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New York Times Bestsellers
Click to search this book in our catalog When Life Gives You Lululemons
by Lauren Weisberger

Library Journal After The Singles Game, Weisberger's back with another outstanding Prada companion novel. This one follows Emily Charlton, but Miranda Priestly plays an important role in the last quarter. Emily, former assistant to L.A.-based Miranda of Runway fashion magazine, is working as an independent image consultant and stylist to the stars. With top clients starting to drop her services and her husband traveling more frequently, -Emily accepts her best friend Miriam's invitation to Greenwich, CT, to help her friend Karolina weather a political scandal. From the Lululemon-wearing ladies who lunch to the glorified sales pitches that masquerade as parties, the suburbs quickly grate on Emily's nerves; the scandal is the tip of the iceberg. With chapters alternating among the three women and pithy section titles, this will have readers laughing at the over-the-top (and one hopes, embellished) ways of life in the suburbs. From a Sip 'n' See, where the newborn isn't even present, to blue glitter condoms and sex toy parties, no place or person is safe. VERDICT The coveted book of summer, this is sure to be in high demand. [See Prepub Alert, 12/11/17.]-Erin Holt, -Williamson Cty. P.L., Franklin, TN © Copyright 2018. Library Journals LLC, a wholly owned subsidiary of Media Source, Inc. No redistribution permitted.

(c) Copyright Library Journals LLC, a wholly owned subsidiary of Media Source, Inc. No redistribution permitted.

ALA Notable Books for Children
Click to search this book in our catalog Thunder Boy Jr
by Sherman Alexie

Publishers Weekly Echoes of Alexie's The Absolutely True Diary of a Part-Time Indian resonate in this vibrant first-person tale, illustrated in a stormy palette by Morales (Niño Wrestles the World). "I am the only Thunder Boy who has ever lived," says the young narrator. "Or so you would think. But I am named after my dad. He is Thunder Boy Smith Sr., and I am..." Here, his mother pops in from the right lower margin to complete the sentence: "Thunder Boy Smith Jr." The boy confides that his father's nickname, Big Thunder, sounds impressive, while his own nickname, Little Thunder, "makes me sound like a burp or a fart." After confessing "I hate my name!" with a chorus of screaming snakes, wolves, and bears driving the point home, Thunder Boy proposes several profound or funny alternatives, including "Star Boy," "Old Toys Are Awesome," and "Drums, Drums, and More Drums" because he "love[s] powwow dancing." In the end, his father understands his ambivalence and bestows a new name, although some readers may wish the boy, having spent several pages trying on new identities, had come up with it himself. Regardless, Alexie's first picture book showcases his ear for dialogue and sideways sense of humor, and Morales uses voice balloons and other comics elements to complement the characters' dynamic poses. Thunder Boy's energy is irresistible, as is this expansive portrait of a Native American family. Ages 3-6. Author's agent: Nancy Stauffer, Nancy Stauffer Associates. Illustrator's agent: Charlotte Sheedy, Charlotte Sheedy Literary Agency. (May) © Copyright PWxyz, LLC. All rights reserved.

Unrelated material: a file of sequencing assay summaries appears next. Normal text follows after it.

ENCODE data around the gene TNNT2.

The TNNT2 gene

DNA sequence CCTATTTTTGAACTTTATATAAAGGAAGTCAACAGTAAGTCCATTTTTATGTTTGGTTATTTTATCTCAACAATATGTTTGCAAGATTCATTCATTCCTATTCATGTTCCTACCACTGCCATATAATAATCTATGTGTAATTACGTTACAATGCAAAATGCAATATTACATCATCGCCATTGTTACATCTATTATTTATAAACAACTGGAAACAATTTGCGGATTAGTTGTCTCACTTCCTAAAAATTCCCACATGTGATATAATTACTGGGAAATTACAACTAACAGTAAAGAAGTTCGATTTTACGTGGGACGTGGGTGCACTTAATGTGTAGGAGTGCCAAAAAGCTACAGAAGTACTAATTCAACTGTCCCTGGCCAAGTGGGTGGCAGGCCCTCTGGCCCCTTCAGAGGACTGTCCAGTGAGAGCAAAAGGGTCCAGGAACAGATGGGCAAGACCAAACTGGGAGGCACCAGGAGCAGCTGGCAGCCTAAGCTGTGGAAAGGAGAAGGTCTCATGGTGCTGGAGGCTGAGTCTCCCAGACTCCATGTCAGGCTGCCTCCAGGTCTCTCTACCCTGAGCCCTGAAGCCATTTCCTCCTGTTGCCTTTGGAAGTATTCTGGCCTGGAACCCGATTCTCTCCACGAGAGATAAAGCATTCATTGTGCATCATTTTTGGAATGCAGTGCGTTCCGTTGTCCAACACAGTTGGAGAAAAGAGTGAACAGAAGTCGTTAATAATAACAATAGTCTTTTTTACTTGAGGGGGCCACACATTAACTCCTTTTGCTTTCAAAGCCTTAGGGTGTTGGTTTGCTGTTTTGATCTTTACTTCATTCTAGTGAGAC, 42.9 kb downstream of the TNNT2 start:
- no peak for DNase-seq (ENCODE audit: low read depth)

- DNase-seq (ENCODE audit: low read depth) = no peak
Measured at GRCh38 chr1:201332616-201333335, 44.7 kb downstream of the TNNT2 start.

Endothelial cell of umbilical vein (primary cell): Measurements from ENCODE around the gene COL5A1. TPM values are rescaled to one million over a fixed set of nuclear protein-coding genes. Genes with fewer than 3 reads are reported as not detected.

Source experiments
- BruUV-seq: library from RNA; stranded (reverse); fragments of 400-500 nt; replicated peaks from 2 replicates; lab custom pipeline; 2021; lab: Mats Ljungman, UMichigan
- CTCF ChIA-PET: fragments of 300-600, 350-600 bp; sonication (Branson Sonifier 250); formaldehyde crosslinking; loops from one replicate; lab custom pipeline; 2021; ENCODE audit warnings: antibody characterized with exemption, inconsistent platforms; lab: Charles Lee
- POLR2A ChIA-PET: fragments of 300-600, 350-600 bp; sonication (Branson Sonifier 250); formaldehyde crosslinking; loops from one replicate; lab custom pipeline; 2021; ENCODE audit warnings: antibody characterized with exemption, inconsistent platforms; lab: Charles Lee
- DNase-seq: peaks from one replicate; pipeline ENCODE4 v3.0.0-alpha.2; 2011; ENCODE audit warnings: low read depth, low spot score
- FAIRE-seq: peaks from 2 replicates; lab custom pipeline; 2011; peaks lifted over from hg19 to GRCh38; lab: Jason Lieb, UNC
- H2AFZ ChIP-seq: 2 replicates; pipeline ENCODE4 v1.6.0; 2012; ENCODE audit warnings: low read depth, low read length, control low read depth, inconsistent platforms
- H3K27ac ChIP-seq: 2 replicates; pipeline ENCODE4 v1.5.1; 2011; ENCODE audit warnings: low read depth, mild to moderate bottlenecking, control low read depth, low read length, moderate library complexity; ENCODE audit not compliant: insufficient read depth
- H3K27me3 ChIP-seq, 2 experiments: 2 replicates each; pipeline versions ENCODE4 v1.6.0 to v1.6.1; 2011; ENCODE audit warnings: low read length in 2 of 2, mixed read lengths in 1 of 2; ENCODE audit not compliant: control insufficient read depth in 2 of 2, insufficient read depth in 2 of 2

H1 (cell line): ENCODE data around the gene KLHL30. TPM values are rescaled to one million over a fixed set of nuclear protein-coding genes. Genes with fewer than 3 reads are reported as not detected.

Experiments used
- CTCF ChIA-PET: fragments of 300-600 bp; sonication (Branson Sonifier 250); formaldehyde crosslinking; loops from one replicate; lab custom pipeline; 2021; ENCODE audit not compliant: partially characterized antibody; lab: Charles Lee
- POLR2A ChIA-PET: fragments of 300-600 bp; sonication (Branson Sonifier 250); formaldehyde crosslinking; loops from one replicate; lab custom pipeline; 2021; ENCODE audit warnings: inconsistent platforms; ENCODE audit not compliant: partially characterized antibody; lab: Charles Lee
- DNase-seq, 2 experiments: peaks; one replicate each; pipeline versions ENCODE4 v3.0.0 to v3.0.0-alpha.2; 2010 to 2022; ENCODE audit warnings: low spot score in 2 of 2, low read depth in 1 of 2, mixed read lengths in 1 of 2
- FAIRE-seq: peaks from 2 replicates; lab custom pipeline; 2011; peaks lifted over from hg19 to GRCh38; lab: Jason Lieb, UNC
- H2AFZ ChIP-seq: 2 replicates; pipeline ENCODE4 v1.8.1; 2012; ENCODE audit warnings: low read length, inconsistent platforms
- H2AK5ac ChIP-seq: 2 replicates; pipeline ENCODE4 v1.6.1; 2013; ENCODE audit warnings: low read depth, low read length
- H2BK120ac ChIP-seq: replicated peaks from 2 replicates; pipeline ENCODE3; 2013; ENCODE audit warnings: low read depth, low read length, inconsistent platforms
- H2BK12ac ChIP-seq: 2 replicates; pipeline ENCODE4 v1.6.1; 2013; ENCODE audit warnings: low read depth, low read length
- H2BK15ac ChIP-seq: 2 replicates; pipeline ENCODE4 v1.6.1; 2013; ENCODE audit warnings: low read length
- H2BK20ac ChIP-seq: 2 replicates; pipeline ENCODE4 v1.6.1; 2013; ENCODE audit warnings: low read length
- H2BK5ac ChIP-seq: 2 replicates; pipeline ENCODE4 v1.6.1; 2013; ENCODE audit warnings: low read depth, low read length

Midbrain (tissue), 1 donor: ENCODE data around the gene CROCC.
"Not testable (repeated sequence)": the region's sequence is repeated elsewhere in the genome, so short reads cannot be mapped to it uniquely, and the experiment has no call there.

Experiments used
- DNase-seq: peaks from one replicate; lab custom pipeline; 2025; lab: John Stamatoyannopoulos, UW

(c) Copyright PWxyz, LLC. All rights reserved

Book list *Starred Review* Thunder Boy, an adorable American Indian tyke in rolled-up yellow overalls, is named after his father, and he hates it! Not because it's not a normal name or because he doesn't like his father, though; he wants a name that better reflects who he is. On energetic pages in bold, brassy color, Thunder Boy tries to pick a more suitable name. He climbed a mountain once, so how about Touch the Clouds? He likes garage sales Old Toys Are Awesome and powwow dancing Drums, Drums, and More Drums! Luckily, his dad catches on and offers the perfect suggestion: Lightning. Morales' playful figures, rendered in thick brushstrokes and appealingly rounded shapes, fizz with movement against textured scenes with pops of neon, while fantastic background details enliven the atmosphere check out Thunder Boy's mom on a cool motorbike, and his pudgy sister exuberantly playing along. While the effervescent illustrations and boisterous tone are dynamite on their own, Alexie and Morales' story offers a breezy, matter-of-fact introduction to a tradition replacing a child's name that will likely be new to many readers. Even if little ones don't pick up on the cultural significance, they will be entranced by the brilliant illustrations and Thunder Boy's rollicking determination to branch out on his own. HIGH-DEMAND BACKSTORY: Alexie and Morales would be big draws on their own; together, they just might be unstoppable.--Hunter, Sarah Copyright 2016 Booklist